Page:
Introduction: Real-time monitoring of mortality in burns units has the potential to immediately mark when mortality rates are significantly higher or lower than predicted. Rapid feedback from targeted internal audit allows early intervention, to reinforce positive practices, and improve systems where outcomes are unsatisfactory. This is the first study to describe prospective use of cumulative sum (CUSUM) methodology in mortality monitoring outside of cardiac surgery. Methods: An eight-year retrospective study of mortality was performed on all admissions to a regional burns intensive care unit in the UK. Risk-adjusted CUSUM charts, variable life adjusted displays (VLADs) and zeroed VLADs were produced to track mortality against that predicted by the Belgium burns score. The same techniques were implemented prospectively for one year (76 admissions) using the Osler modification of the Baux score for risk adjustment. Results: Internal audit would have been triggered on nine occasions using zeroed VLAD monitoring in the retrospective study. The Belgium score overpredicts mortality in the elderly. Internal audit was triggered for better than predicted outcomes on two occasions in the prospective study. Discussion: This study describes a successful design for an early-warning system to monitor outcomes in a burns intensive care setting.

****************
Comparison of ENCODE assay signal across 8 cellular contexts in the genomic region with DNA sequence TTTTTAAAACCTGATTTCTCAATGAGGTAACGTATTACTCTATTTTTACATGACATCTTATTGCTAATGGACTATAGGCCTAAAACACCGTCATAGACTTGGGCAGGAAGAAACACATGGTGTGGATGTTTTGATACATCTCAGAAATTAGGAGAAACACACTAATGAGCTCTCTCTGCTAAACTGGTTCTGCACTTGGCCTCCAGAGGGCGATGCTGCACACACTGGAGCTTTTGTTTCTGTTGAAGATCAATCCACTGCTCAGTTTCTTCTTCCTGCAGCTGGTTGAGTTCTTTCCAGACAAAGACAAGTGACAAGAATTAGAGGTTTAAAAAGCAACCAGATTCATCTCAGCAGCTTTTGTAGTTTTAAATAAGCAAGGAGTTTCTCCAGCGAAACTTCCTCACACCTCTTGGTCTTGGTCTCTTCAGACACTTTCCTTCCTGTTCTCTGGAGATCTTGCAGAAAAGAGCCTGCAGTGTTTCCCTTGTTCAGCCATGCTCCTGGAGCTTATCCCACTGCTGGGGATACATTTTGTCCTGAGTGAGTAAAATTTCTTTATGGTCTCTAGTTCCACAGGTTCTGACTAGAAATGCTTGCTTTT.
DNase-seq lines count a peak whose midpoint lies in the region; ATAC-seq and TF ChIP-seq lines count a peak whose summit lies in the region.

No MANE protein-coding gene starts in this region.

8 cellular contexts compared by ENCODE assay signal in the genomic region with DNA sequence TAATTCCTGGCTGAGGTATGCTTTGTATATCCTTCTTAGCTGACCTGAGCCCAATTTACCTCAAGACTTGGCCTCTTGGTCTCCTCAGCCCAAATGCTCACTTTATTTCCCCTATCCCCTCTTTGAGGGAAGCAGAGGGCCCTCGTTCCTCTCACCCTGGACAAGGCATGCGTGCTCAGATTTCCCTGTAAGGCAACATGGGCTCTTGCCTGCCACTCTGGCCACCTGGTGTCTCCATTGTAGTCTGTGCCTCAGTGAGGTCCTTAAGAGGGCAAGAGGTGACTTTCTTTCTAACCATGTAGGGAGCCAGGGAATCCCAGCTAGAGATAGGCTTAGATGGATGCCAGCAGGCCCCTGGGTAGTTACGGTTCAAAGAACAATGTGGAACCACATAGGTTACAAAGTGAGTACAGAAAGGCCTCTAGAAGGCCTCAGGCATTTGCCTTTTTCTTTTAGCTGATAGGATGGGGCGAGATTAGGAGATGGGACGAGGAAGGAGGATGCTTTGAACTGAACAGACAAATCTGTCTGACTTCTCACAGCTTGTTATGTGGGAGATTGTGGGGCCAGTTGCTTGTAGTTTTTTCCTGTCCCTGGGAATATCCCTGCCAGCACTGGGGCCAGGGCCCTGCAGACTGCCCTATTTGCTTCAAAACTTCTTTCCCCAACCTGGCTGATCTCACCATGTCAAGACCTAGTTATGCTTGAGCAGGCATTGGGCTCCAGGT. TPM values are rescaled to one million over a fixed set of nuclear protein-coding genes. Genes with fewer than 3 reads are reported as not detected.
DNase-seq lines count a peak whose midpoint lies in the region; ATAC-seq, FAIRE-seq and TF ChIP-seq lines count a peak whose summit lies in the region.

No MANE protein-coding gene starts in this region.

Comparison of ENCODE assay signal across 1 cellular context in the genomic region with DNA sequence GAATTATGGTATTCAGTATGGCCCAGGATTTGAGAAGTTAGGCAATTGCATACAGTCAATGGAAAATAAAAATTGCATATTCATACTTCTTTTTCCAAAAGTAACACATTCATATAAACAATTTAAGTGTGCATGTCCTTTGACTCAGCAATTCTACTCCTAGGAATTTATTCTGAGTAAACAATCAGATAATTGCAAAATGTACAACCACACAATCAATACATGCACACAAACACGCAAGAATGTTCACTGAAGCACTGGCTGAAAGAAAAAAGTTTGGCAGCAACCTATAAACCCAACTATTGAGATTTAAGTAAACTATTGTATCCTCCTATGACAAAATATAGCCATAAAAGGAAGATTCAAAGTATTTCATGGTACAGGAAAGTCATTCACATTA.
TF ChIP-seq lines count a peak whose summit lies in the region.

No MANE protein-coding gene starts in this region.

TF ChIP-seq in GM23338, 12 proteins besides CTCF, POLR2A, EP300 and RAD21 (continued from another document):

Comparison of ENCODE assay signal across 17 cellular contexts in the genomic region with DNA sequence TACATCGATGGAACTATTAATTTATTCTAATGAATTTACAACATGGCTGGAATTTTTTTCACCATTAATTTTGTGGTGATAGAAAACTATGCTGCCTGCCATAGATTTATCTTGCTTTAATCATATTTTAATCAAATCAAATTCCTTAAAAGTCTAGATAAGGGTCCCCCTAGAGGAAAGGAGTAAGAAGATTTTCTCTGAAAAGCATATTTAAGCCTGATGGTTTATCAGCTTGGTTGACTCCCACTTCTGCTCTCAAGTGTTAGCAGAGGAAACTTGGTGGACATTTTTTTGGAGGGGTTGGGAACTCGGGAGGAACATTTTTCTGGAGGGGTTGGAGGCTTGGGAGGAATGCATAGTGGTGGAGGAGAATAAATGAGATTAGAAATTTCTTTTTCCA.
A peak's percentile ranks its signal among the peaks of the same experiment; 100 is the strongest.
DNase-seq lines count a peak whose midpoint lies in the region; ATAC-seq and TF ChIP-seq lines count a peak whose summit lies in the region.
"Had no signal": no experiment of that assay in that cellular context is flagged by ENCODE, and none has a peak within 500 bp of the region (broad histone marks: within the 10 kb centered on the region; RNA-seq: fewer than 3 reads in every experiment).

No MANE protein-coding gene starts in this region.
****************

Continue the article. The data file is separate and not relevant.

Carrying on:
- Burn outcomes
ASJC Scopus subject areas
- Emergency Medicine
- Critical Care and Intensive Care Medicine